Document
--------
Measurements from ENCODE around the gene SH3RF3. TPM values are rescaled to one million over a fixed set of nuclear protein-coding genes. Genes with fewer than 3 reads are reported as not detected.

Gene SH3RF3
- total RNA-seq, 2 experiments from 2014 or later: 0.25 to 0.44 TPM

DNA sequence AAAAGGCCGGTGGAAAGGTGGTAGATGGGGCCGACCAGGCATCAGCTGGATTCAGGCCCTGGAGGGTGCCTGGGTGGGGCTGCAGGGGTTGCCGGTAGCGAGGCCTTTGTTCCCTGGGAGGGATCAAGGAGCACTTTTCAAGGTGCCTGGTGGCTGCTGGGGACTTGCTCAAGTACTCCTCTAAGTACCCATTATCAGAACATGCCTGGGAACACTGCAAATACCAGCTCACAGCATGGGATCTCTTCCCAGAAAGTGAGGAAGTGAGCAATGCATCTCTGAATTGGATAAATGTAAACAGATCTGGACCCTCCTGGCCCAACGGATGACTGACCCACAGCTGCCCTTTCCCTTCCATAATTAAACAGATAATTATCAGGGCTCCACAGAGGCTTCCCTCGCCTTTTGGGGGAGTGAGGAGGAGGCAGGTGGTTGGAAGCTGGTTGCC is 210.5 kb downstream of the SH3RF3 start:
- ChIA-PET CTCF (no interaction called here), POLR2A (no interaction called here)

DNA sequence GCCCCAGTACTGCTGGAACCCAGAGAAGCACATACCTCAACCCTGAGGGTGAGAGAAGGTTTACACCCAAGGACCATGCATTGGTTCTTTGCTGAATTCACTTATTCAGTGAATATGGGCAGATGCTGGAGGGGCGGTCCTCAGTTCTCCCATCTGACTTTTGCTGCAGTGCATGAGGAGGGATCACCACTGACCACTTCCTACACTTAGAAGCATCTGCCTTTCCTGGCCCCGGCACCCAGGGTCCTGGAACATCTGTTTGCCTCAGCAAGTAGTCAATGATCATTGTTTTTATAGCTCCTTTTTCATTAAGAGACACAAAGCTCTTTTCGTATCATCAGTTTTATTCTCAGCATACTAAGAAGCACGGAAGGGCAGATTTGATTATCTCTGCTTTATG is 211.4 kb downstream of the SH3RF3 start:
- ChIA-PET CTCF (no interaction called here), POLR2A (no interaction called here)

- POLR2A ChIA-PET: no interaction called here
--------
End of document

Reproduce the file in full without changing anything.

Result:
Measurements from ENCODE around the gene SH3RF3. TPM values are rescaled to one million over a fixed set of nuclear protein-coding genes. Genes with fewer than 3 reads are reported as not detected.

Gene SH3RF3
- total RNA-seq, 2 experiments from 2014 or later: 0.25 to 0.44 TPM

DNA sequence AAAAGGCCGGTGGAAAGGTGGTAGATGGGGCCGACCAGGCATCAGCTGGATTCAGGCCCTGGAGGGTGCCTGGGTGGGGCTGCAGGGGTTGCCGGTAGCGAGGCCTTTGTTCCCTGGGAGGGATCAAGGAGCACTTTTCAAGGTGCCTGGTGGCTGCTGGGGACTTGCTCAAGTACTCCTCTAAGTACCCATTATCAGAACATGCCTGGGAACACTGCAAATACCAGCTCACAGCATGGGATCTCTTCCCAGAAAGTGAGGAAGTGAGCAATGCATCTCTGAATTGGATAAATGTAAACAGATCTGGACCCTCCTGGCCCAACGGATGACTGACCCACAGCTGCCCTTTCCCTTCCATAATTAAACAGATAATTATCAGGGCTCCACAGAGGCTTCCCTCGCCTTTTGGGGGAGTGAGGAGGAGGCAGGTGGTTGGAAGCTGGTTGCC is 210.5 kb downstream of the SH3RF3 start:
- ChIA-PET CTCF (no interaction called here), POLR2A (no interaction called here)

DNA sequence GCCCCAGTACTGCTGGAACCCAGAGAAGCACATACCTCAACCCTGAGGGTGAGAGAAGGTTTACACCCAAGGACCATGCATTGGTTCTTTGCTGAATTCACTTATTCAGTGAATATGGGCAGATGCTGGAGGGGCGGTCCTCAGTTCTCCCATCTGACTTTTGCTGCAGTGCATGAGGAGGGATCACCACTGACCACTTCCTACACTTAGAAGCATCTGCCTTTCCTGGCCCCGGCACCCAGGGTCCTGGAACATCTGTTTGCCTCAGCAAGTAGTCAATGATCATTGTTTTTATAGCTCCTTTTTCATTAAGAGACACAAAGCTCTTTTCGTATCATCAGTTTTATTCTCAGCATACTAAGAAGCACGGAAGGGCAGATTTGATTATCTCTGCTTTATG is 211.4 kb downstream of the SH3RF3 start:
- ChIA-PET CTCF (no interaction called here), POLR2A (no interaction called here)

- POLR2A ChIA-PET: no interaction called here